water, if such a simile be admissible, with the day going
down upon it: a few birds wheeling here and there: and
solitude and silence reigning paramount around. But the
grass was not yet high; there were bare black patches on
the ground; and the few wild flowers that the eye could see,
were poor and scanty. Great as the picture was, its very
flatness and extent, which left nothing to the imagination,
tamed it down and cramped its interest. I felt little of that
sense of freedom and exhilaration which a Scottish heath
inspires, or even our English downs awaken. It was lonely
and wild, but oppressive in its barren monotony. I felt


that in traversing the Prairies, I could never abandon myself
to the scene, forgetful of all else ; as I should do instinctively,
were the heather underneath my feet, or an iron-bound coast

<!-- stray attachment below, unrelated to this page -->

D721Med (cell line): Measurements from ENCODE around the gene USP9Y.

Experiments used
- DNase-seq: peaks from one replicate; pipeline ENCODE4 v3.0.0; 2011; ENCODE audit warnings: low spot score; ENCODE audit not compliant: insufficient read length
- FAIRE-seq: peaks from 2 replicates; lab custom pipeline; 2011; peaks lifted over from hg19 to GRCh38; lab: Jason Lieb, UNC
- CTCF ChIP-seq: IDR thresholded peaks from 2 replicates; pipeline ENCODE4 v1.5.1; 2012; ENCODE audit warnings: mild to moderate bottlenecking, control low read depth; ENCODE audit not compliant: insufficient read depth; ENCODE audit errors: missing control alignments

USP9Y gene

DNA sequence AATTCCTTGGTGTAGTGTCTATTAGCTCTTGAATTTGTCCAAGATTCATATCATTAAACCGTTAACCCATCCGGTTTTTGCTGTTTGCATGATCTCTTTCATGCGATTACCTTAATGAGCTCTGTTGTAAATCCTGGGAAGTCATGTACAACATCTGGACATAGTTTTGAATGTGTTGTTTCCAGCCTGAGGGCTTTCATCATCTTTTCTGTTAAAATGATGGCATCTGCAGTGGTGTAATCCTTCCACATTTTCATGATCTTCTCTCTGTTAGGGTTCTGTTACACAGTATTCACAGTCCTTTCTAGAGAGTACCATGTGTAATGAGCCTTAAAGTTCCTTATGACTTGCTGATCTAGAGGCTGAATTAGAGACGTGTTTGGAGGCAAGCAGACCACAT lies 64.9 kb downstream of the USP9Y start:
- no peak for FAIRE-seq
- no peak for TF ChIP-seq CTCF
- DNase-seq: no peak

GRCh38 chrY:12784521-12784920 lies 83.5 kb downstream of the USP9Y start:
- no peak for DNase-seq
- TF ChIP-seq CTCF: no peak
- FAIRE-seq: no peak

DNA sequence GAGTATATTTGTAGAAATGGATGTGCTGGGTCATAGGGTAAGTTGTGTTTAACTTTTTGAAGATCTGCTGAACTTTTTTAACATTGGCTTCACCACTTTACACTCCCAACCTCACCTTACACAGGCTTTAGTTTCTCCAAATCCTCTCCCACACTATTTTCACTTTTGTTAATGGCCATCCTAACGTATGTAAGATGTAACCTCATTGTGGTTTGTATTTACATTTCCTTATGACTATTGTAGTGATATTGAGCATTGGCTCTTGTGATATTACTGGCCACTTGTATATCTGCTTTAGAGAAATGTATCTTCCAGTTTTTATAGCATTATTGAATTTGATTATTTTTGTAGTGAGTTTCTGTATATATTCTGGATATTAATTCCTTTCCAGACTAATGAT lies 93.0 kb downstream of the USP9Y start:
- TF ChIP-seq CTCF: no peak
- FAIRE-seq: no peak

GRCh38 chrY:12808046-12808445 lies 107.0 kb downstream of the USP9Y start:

beyond; but should often glance towards the distant and
frequently-receding line of the horizon, and wish it gained
and passed. It is not a scene to be forgotten, but it is
scarcely one, I think (at all events, as I saw it), to remember
with much pleasure, or to covet the looking-on again, in

We encamped near a solitary log-house, for the sake of
its water, and dined upon the plain. The baskets contained
roast fowls, buffalo's tongue (an exquisite dainty, by the
way), ham, bread, cheese, and butter; biscuits, champagne,
sherry; lemons and sugar for punch; and abundance of
rough ice. The meal was delicious, and the entertainers
were the soul of kindness and good humour. I have often
recalled that cheerful party to my pleasant recollection since,